Washington State Visual Art Standards

Monday, December 5, 2016

Epic Tunnel Book Landscapes


Wow, this project was, well....enduring.

It began with our landscape unit of study. I wanted to offer my students a unique creative experience so I had researched ways to create 3D landscapes. My students really love creating 3D (not surprising, it is my favorite too...I really passionate about it). This art making endeavor ended up taking us 6 - 8 classes to complete, from introduction to final rubric assessments.



About 4 classes in, I asked my classes if they were still excited about working on their tunnel books and by and large, everyone was still invested. I was surprised and pleased!

I  am going to try and keep this succinct because I could write essays about the process, and I will, since I'm using this unit for my National Boards portfolio.

Our learning objectives were:
  1.   Create: I created a tunnel book landscape that has background, middle ground, and foreground layers with a horizon.

  2.  Engage & Persist: I developed a clear visual story within my landscape.
  3.  Planning: I considered and tried out a few ideas before and during my art making.
  4.   Develop Craft: I applied new art making methods/techniques as well made connections to my other artwork/experiences. (ex. tunnel book construction, watercolor painting, collage)
Our lesson sequence was:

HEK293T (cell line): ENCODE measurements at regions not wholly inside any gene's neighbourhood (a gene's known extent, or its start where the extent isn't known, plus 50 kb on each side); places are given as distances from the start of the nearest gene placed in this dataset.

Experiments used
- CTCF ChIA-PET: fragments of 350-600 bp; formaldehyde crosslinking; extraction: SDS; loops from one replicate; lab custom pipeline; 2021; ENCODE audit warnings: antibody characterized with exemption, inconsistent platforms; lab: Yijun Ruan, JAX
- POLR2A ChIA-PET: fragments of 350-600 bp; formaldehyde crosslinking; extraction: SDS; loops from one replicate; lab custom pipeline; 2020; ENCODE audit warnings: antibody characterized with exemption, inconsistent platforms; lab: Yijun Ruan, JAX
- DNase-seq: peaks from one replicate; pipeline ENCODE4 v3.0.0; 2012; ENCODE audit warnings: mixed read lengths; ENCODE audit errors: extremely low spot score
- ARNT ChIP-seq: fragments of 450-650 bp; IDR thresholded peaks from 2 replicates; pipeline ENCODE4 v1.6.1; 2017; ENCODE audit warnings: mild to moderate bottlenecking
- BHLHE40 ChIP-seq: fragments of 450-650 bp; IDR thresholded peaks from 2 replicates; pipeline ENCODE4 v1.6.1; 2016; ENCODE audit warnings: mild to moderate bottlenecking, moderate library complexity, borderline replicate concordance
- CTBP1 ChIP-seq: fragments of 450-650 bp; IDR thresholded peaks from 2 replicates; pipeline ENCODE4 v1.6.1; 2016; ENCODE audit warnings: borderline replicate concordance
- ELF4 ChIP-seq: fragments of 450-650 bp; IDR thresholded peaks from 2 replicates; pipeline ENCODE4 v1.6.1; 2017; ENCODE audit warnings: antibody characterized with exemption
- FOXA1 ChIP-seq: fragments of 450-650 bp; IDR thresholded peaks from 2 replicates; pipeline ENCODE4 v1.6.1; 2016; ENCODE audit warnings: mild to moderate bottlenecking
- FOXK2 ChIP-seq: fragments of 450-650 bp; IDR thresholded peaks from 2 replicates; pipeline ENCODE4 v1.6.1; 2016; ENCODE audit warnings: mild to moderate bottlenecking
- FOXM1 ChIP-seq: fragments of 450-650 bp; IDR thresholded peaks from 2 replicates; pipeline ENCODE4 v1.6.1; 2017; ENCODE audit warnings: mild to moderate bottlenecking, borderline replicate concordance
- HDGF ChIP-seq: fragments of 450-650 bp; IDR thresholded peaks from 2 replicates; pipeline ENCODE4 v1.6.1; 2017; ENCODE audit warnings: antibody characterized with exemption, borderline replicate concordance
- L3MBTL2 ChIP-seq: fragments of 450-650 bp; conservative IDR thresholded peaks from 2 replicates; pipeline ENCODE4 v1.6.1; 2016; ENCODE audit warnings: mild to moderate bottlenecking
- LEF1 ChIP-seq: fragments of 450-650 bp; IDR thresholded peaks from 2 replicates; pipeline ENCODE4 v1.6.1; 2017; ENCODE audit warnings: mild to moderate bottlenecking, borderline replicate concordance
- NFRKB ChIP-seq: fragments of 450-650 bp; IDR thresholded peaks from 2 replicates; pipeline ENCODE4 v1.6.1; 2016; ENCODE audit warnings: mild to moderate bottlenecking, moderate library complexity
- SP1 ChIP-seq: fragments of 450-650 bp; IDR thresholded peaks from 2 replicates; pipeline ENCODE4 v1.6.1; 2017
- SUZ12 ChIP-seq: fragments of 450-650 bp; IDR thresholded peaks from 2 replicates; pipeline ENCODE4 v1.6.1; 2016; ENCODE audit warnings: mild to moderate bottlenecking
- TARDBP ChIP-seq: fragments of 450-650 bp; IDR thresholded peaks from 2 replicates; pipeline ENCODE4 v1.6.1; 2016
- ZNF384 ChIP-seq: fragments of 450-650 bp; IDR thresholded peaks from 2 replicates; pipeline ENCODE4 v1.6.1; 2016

• Day 1 - Introduction to key vocabulary with visual examples in art history (google slides), created sketches, and assessed comprehension of landscape vocabulary 
  • Day 2 - Examined our sketches, planned for construction, introduction to construction
  • Day 3 - Created a background for the tunnel book
  • Day 4 - Created and assembled middle ground sections with accordion sides
  • Day 5 - Created foreground and attached viewfinder - assessed works in progress
  • Day 6/7 - Finalized construction, peer reviews
  • Day 8 - Self assessed with co-written rubric (teacher + student input)
 Here are some more the results. I didn't take many process photos because I was so busy chatting with the artists about their work.









These students worked so hard and were so proud of their results. They are displayed in our school's library for everyone to appreciate.

Thanks for stopping by!

Sunday, November 27, 2016

"Cat and Bird" mixed media collage


1st graders are wrapping up their studies of mixed media collages with this book, "Cat and Bird", by Geraldine Elschner.   I began the lesson by reading this book aloud to my students and then we discussed the artwork together.

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We used some visual thinking strategies in our talks about the landscapes in the book. My students pointed out that the cat was chasing the bird over rooftops, bridges, and that the horizon line was important in knowing where the sky was separate from the ground.

Next my students used oil pastels on construction paper to draw a horizon line and a city landscape inspired by the story. They then used geometric shapes to draw their buildings and bridges.